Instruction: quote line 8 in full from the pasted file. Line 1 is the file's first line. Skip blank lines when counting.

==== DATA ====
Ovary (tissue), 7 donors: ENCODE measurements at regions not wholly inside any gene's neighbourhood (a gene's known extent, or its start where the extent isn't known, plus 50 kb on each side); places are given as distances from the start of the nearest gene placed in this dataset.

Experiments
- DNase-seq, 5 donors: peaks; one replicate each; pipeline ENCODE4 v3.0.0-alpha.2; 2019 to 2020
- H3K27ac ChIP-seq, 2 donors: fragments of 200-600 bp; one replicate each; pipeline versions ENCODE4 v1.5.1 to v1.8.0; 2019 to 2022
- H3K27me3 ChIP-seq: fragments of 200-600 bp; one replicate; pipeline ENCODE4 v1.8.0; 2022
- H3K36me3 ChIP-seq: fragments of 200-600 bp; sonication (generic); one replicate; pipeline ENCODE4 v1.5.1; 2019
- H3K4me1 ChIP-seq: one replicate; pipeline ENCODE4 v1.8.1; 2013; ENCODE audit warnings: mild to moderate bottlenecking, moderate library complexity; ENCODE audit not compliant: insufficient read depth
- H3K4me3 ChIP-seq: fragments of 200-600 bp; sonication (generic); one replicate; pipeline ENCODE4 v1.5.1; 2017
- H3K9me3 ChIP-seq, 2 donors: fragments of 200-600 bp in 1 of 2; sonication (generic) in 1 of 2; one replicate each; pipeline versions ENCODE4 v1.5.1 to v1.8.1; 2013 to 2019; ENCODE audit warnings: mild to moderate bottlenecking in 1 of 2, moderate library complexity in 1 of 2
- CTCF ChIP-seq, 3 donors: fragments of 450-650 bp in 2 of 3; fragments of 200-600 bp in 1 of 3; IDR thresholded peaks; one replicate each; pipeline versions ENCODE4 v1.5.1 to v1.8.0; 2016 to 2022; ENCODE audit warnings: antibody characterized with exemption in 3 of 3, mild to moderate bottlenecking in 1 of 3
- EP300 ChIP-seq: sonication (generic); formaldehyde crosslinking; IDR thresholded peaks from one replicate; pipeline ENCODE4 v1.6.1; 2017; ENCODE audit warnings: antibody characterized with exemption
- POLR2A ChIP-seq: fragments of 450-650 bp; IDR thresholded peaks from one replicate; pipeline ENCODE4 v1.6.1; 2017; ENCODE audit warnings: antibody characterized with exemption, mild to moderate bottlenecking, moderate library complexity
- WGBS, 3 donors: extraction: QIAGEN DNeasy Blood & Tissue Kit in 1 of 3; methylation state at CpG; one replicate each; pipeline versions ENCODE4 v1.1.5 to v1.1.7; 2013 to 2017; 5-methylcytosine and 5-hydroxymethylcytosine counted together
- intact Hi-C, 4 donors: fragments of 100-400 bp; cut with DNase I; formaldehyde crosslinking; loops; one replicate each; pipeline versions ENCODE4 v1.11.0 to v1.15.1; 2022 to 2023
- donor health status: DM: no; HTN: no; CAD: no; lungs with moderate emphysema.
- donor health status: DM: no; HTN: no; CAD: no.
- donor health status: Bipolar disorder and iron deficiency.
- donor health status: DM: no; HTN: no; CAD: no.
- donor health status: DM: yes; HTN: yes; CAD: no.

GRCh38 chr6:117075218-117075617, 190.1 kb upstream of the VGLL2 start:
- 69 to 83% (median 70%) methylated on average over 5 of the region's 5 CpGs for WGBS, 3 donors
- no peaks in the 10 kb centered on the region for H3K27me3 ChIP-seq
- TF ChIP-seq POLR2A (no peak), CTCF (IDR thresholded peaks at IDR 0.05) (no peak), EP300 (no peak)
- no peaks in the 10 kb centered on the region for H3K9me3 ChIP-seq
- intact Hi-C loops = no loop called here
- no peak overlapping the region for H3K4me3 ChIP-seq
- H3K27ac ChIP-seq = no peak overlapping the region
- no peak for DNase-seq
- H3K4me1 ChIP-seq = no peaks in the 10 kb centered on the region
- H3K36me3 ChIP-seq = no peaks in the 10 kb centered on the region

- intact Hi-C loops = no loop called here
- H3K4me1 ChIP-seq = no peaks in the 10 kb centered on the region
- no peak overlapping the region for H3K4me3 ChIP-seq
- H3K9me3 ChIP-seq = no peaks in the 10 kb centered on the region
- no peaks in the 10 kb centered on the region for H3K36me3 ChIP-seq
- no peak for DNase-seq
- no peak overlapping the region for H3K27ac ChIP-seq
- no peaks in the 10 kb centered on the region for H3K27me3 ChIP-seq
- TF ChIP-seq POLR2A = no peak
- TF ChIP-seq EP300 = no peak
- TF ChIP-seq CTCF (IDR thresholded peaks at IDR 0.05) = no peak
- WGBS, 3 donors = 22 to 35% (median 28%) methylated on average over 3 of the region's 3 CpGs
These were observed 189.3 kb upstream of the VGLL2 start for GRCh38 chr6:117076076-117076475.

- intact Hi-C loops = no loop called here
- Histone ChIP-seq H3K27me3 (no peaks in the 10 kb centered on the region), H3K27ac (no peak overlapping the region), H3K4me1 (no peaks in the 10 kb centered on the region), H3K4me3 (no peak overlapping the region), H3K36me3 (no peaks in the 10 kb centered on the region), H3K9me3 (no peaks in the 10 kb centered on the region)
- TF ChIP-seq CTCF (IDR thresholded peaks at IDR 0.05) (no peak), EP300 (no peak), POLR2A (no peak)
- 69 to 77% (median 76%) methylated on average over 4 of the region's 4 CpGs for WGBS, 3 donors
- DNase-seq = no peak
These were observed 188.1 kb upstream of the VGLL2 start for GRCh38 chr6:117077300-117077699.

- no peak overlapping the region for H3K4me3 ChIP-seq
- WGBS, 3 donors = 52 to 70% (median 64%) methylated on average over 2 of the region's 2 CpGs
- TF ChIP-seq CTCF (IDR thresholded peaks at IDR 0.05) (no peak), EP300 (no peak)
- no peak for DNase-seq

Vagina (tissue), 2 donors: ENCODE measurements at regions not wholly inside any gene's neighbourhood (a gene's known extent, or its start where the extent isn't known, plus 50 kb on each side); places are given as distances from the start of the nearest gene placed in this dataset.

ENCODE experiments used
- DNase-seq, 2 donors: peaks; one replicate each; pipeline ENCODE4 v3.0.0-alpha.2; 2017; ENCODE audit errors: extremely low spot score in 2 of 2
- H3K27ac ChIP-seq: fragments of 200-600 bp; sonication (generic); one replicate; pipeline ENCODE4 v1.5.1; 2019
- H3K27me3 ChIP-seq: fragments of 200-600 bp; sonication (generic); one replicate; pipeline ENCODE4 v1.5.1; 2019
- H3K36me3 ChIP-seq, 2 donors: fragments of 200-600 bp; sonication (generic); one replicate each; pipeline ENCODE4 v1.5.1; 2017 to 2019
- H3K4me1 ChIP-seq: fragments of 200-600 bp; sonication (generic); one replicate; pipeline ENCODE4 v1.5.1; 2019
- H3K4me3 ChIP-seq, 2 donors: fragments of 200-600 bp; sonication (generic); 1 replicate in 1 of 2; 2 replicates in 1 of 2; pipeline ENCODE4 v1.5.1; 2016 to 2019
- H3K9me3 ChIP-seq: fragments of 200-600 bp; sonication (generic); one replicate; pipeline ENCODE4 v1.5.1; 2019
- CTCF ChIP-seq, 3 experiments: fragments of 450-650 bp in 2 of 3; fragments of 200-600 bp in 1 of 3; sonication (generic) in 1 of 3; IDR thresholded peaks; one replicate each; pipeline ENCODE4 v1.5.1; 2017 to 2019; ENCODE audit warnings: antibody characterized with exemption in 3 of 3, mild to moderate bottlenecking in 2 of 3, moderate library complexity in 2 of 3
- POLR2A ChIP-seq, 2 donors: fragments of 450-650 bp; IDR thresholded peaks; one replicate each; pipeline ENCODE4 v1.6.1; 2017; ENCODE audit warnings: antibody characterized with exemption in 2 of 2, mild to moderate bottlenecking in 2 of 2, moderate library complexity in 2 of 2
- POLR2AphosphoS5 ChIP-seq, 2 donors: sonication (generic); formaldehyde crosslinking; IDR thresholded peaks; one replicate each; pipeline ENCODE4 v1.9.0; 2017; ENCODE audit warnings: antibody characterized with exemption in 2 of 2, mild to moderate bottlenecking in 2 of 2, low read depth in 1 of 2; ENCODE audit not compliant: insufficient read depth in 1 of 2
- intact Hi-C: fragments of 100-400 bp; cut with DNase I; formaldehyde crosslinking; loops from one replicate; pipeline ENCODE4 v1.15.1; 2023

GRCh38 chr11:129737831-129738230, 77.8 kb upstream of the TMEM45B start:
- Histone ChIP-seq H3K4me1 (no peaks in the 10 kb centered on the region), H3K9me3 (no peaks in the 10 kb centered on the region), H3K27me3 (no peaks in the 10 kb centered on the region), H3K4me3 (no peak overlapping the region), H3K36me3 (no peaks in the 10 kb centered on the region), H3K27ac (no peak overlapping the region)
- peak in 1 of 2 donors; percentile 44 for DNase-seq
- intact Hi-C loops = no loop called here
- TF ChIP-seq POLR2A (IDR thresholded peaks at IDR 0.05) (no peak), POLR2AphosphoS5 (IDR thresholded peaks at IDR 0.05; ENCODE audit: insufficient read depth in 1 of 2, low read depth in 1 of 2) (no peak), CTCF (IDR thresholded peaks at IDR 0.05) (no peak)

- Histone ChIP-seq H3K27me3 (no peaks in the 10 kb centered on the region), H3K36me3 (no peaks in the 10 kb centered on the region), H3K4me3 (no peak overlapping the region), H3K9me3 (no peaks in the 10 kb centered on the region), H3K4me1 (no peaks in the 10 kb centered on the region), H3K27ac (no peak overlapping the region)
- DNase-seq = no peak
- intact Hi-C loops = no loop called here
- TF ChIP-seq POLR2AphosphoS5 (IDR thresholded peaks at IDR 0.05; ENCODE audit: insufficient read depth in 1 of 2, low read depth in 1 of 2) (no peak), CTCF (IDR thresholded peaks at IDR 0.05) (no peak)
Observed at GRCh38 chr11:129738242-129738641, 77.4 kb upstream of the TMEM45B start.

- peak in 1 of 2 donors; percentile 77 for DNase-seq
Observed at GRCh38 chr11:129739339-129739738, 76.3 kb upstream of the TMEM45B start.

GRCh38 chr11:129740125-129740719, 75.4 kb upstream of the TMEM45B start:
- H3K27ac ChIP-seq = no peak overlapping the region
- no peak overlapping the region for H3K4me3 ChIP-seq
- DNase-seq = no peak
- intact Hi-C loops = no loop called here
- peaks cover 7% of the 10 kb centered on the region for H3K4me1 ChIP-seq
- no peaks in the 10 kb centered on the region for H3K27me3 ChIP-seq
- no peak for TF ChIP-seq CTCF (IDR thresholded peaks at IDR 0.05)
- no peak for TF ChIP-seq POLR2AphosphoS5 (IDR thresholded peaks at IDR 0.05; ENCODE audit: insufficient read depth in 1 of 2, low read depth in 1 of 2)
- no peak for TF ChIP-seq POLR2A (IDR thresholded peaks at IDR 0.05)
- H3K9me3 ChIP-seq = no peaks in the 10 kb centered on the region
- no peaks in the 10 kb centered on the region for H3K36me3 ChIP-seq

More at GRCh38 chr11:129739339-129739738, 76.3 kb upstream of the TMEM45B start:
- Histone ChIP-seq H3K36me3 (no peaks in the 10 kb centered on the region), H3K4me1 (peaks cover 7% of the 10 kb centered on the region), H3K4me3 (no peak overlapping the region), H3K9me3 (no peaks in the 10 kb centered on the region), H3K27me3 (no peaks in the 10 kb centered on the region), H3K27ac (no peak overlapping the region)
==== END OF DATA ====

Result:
- H3K4me3 ChIP-seq: fragments of 200-600 bp; sonication (generic); one replicate; pipeline ENCODE4 v1.5.1; 2017